The global luxury goods industry, which includes wines and spirits, fashion, cosmetics, perfumes, watches, jewellery and leather goods, has been on an upward trend for many years. According to Statista, the value of the global personal luxury goods market has been estimated at €353 billion by the end of 2022, an increase of 26% since the end of 2019.
Value of the global luxury goods market for consumers from 1996 to 2022 (in billions of euros)
An emblem of the sector, LVMH has become the 1st European company with a market capitalisation in excess of 500 billion dollars. The share value has doubled since the end of 2019.
The luxury watch sector has also eperienced an unprecedented boom. Between August 2018 and January 2023, average prices on the second-hand market for top-of-the-range watch models from the three biggest luxury brands - Rolex, Patek Philippe and Audemars Piguet - rose at an annual rate of 2.
In the automotive industry, it is Ferrari that is breaking all records: the best operating margin in the sector (over 23% by the end of 2022) and a market capitalisation of over 57 billion euros, making Ferrari the share with the highest P/E in Europe (55x). It has to be said that models from the prancing-horse maker are selling like hotcakes. The Daytona SP3, of which Ferrari plans to produce just 599 units at a list price of $2.25 million, was sold out even before the brand unveiled its outline.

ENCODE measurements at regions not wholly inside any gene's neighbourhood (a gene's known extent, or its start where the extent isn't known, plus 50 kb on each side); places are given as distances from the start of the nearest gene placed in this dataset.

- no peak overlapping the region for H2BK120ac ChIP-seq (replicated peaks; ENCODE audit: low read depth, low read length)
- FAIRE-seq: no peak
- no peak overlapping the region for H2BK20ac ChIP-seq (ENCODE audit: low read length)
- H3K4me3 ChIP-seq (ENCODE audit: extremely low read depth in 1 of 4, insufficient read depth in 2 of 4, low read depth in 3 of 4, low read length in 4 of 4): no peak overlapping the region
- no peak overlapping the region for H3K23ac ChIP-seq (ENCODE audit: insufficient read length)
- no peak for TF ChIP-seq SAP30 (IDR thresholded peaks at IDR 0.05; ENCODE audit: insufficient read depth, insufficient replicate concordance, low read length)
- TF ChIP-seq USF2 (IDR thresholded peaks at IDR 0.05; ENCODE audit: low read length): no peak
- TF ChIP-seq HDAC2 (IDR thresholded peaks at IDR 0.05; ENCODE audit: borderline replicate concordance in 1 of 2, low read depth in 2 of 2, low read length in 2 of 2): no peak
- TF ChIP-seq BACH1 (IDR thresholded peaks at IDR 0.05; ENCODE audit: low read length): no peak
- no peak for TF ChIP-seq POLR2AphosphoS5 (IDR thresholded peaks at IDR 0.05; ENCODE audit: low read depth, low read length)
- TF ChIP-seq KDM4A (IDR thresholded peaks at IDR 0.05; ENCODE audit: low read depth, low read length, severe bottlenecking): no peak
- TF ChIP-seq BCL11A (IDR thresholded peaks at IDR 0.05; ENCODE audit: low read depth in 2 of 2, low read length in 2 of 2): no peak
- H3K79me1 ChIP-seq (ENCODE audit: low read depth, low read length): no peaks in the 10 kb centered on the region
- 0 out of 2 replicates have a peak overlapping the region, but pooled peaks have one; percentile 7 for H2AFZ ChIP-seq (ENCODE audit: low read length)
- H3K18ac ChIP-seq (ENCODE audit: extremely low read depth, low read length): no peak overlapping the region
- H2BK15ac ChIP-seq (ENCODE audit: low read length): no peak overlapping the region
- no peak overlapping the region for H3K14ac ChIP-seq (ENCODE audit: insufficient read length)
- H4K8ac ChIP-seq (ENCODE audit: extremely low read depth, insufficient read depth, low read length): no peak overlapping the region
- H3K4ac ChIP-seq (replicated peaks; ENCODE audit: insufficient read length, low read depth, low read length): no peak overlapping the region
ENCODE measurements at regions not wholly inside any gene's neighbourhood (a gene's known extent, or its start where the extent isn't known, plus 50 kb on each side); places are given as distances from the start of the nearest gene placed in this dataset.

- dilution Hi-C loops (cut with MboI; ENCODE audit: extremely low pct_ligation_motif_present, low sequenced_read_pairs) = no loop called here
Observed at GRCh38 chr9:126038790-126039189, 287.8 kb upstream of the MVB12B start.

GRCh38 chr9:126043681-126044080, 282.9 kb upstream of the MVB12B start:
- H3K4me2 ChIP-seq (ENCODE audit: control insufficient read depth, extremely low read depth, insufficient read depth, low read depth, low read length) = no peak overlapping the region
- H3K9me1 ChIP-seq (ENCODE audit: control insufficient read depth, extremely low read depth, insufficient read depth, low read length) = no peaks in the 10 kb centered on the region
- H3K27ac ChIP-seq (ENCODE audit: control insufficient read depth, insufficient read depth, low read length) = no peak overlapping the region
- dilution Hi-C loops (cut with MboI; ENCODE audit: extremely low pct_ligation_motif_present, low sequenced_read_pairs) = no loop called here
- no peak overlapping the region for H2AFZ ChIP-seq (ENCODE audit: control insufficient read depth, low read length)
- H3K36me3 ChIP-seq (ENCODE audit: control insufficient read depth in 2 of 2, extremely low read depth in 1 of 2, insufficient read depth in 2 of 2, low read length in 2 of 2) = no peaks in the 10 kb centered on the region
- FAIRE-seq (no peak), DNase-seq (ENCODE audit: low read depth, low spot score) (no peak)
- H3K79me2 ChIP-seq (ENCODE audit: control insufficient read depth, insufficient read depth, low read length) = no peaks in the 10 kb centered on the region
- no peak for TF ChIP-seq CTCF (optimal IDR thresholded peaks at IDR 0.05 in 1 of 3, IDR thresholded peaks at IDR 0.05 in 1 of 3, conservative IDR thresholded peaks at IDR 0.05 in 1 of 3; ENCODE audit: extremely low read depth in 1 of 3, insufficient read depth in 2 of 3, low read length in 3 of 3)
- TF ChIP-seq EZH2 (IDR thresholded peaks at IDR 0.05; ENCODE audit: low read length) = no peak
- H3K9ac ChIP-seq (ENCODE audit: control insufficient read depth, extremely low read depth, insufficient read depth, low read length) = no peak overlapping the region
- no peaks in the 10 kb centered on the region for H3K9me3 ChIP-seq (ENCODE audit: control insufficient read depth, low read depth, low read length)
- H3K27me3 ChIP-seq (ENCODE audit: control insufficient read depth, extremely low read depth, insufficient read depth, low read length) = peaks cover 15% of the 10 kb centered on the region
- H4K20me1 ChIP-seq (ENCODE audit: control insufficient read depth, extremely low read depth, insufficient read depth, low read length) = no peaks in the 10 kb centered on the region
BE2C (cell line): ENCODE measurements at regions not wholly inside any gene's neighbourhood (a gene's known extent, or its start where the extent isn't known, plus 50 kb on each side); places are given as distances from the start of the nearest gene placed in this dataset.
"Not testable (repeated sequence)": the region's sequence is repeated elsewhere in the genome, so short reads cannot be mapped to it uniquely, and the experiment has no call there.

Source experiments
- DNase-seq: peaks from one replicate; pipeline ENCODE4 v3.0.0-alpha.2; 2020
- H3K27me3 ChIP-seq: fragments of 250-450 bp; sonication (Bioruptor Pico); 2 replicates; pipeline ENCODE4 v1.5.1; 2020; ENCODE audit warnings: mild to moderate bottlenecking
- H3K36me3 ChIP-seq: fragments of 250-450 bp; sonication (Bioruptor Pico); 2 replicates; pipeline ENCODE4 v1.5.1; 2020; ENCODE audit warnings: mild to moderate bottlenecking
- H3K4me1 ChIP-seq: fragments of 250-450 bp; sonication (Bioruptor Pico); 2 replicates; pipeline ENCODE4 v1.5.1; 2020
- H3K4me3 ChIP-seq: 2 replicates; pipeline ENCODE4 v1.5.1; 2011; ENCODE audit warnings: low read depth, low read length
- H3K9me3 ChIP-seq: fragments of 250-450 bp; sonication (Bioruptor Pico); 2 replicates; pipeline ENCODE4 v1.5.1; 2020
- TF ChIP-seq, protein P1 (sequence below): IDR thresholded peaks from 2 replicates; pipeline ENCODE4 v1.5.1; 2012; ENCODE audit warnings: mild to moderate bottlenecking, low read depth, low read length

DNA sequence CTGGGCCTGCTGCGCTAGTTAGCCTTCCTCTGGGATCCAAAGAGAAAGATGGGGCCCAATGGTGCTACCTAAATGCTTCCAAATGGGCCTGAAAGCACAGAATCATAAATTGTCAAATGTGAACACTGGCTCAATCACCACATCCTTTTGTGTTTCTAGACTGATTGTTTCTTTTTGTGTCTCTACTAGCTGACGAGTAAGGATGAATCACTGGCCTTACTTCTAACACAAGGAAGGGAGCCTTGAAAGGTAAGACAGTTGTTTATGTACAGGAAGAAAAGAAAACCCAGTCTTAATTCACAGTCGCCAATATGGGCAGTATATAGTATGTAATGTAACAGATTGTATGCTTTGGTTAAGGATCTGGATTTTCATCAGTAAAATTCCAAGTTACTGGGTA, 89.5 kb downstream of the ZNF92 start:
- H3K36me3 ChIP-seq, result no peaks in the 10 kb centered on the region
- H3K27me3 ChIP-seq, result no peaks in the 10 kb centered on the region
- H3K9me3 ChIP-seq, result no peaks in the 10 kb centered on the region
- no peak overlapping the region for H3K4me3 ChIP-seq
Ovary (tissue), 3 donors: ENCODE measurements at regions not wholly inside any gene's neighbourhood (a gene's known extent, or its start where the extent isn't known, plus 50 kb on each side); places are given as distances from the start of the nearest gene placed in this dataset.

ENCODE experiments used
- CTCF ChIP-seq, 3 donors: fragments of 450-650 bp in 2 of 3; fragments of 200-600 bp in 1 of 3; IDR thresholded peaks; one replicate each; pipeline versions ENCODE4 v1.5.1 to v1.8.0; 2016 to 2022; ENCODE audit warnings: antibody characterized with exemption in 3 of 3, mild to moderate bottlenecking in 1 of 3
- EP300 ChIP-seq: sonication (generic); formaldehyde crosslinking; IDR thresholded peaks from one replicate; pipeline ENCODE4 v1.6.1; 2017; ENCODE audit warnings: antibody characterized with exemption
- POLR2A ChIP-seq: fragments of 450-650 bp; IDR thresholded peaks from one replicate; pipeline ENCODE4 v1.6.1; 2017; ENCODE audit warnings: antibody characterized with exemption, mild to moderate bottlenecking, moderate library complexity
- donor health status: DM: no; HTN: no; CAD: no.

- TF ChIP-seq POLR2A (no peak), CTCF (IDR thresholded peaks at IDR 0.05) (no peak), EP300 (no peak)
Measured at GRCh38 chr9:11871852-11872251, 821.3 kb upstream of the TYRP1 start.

Despite facing significant economic challenges, the luxury goods market has adapted and thrived in a constantly changing environment.
Before looking at the possible factors behind this resilience, let's take a look back at how the sector has behaved during the crises of the last 15 years.